Certainly, it’s not the easiest time to live off interest income. The average rate on a savings account is less than 0.25 per cent. Long-term certificates of deposit offer rates well below inflation, and even a ten-year government bond yields less than two per cent. No wonder people with lots of savings want the Fed to start tightening—to stop buying bonds, and to raise interest rates. But most Americans depend on wages and salaries for their livelihood, not on interest income, and higher interest rates would hurt the job market, which is still weak, with unemployment near eight per cent and wages barely rising. Also, most Americans have more debt than savings, which means that they benefit directly from lower interest rates. Only an estimated seven per cent of all financial assets nationally are directly held in interest-bearing assets (like CDs or savings bonds). Even seniors, one of the groups most obviously hurt by low interest rates, get only ten per cent of their income from interest payments. Bernanke has been accused of waging class warfare and forcing senior citizens to eat cat food, but the simple fact is that people who are net savers are, on average, wealthier than those who aren’t.
#14210617
Nuckle, seems to me like you definitely are a moderate conservative/libertarian. How do you feel about having the government step in and forgive personal debt? Mortgage debt, student loans, etc? I really like that solution. It was put forth by Steve Keen, a post-keynesian
#14210618
How do you feel about having the government step in and forgive personal debt? Mortgage debt, student loans, etc? I really like that solution.


The problem is that if it keeps going on at an excessive rate it will only raise the cost of borrowing in the future and risk turning us into a banana republic, as surely the first one's at the trough will be indebted corporations as opposed to individuals. However I am open to a one-time forgiveness of some (but not all, only that which is deemed excessive and impossible to get out of within a reasonable time frame) mortgage and student loan debt if it is coupled with a reform of both systems. I think desperate times sometimes call for drastic measures. In this case, admittedly, we would be giving the shaft to lenders, but the economic benefits would outweigh my concerns about this.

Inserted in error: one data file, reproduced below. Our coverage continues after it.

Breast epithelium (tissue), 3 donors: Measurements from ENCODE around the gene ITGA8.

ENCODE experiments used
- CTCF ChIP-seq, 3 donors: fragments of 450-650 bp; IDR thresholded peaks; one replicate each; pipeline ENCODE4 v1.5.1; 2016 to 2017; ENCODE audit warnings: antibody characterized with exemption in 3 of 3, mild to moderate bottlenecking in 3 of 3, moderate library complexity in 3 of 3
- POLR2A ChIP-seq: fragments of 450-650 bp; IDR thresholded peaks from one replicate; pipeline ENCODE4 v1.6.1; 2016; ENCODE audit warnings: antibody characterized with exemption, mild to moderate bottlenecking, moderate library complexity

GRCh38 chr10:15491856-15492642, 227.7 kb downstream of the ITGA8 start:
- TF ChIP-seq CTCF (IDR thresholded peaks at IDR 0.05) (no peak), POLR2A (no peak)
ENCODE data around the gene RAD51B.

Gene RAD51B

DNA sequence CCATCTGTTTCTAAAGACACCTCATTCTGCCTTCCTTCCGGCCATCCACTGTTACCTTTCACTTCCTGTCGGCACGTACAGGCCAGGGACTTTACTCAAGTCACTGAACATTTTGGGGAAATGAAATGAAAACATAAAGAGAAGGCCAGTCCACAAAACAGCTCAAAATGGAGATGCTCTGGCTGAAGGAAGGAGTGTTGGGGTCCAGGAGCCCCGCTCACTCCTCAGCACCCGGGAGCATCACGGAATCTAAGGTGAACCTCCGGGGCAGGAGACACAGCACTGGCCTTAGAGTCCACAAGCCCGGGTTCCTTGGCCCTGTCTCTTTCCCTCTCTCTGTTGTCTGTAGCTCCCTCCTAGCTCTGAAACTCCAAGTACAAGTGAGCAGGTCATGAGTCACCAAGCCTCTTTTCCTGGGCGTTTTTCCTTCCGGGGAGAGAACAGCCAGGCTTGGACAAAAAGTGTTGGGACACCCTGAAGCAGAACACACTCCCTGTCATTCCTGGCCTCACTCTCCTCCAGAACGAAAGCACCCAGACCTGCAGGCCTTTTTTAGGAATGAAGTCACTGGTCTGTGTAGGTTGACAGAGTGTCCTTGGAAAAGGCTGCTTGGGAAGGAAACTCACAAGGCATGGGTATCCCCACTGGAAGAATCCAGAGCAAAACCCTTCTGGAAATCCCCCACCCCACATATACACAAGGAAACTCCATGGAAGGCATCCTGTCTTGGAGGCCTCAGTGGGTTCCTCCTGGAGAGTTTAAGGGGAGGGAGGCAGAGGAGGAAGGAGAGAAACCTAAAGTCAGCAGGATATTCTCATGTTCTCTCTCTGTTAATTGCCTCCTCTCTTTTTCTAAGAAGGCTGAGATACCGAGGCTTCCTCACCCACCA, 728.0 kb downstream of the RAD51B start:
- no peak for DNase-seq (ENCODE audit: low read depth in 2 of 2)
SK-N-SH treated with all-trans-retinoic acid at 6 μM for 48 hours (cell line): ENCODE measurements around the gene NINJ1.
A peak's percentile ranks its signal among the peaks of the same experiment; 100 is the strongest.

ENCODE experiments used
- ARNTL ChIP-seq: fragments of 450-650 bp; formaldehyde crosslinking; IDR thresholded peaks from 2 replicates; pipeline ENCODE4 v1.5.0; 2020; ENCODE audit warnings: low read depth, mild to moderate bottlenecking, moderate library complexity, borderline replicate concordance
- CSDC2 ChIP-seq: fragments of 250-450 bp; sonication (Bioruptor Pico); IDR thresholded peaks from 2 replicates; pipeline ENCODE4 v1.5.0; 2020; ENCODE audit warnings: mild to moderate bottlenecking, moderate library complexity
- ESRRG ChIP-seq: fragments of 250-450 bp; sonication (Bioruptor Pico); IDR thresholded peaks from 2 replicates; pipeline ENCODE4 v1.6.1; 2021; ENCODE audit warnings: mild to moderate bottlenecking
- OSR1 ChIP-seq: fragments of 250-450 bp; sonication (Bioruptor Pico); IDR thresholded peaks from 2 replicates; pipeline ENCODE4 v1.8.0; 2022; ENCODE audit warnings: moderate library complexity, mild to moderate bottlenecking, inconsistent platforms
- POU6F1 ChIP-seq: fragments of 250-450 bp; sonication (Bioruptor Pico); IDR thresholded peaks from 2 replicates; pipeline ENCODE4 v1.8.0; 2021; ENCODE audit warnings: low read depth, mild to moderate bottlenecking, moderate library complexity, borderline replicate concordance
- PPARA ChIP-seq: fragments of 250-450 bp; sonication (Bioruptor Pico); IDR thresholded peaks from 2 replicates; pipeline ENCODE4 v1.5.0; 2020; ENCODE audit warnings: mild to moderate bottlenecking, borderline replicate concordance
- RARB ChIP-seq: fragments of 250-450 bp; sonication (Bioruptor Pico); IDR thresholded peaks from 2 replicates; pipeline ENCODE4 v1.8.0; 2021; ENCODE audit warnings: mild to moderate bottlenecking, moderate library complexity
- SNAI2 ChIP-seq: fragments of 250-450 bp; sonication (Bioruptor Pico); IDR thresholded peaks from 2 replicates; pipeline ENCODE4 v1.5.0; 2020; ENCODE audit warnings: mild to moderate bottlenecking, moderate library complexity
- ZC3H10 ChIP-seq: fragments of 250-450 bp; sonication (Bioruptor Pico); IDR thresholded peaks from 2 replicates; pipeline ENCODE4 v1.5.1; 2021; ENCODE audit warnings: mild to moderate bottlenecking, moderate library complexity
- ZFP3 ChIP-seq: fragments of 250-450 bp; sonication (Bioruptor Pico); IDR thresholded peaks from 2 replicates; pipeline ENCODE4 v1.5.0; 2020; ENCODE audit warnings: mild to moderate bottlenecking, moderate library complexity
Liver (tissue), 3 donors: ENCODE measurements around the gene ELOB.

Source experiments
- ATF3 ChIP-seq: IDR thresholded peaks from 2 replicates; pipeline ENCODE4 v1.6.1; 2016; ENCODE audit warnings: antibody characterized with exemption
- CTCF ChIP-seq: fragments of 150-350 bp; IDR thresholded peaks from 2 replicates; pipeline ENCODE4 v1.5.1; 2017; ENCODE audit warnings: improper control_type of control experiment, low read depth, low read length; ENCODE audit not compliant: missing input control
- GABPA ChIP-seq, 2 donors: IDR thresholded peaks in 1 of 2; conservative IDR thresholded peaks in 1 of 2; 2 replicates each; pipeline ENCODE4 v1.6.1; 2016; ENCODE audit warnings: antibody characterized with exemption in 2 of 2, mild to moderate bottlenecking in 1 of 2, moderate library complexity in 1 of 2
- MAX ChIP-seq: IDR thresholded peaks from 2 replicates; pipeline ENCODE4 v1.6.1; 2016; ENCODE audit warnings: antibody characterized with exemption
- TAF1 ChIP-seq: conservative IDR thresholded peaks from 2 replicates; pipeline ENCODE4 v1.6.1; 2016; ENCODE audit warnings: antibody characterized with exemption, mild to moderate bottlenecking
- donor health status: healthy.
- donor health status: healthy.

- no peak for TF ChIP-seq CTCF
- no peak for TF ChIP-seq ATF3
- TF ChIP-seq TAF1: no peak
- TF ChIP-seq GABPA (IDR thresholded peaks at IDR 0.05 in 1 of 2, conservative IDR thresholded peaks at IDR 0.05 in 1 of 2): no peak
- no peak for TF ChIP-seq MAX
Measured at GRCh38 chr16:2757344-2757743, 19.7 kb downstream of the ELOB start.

#14211160
I think we need less people going to four year liberal arts universities for one thing, to lower the cost. Many more people should be in trade schools learning trades and technology. This can be done in two years or three years for more skilled trades. Business school except for accounting and finance should be abolished. Marketing and business administration degrees should be wiped off the face of the Earth.

Finally the loan system I favor is to give people loans covering the full cost of college tuition and then making them pay back a certain percentage of their income over the course of a period of time, say 5% over thirty years. This will also include interest. Also you will have the option to pay it back faster than this.

Obviously the danger is people will take lower paying jobs and this has been a danger to some income based repayment plans, as it attracted students who planned on majoring in low wage things like the humanities. This is why any such plan would require a transfer of the entire federal loan based system to such a plan.
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By Technology
#14283311
That's interesting.

Perhaps an ideological justification of "liberal-tarianism" would be to argue that regulation is too restrictive and prevents people actualizing themselves, whereas taxes provide compensation for inequity and are justified, as they do not prohibit things explicitly, and allow more opportunity to be spread, which is then channeled by the free system of low regulation. Both things are forms of legislation, but one limits practices explicitly, whereas the limitation in taxation is opportunity cost, but this is spread out among the populace to yield collectively more opportunity.

This position would be an anti-regulation, but pro tax position. Basically the free market, relatively unrestricted in practice, apart from high progressive taxation to dollop a big layer of welfare on top of things.

I don't know how much traction this would ever get, but it's a coherent combination and distinct from both conservatism and mainstream liberalism by splitting the issue into three sections rather than the normal two (purely econ and social).

Modern Conservatism: low economic regulation, low taxes and welfare spending, high social regulation.
Modern Liberalism: high economic regulation, high taxes and welfare spending, low social regulation.
Libertarianism: low economic regulation, low taxes and welfare spending, low social regulation.
Liberal-tarianism: low economic regulation, high taxes and welfare spending, low social regulation.
Last edited by Technology on 04 Aug 2013 19:06, edited 7 times in total.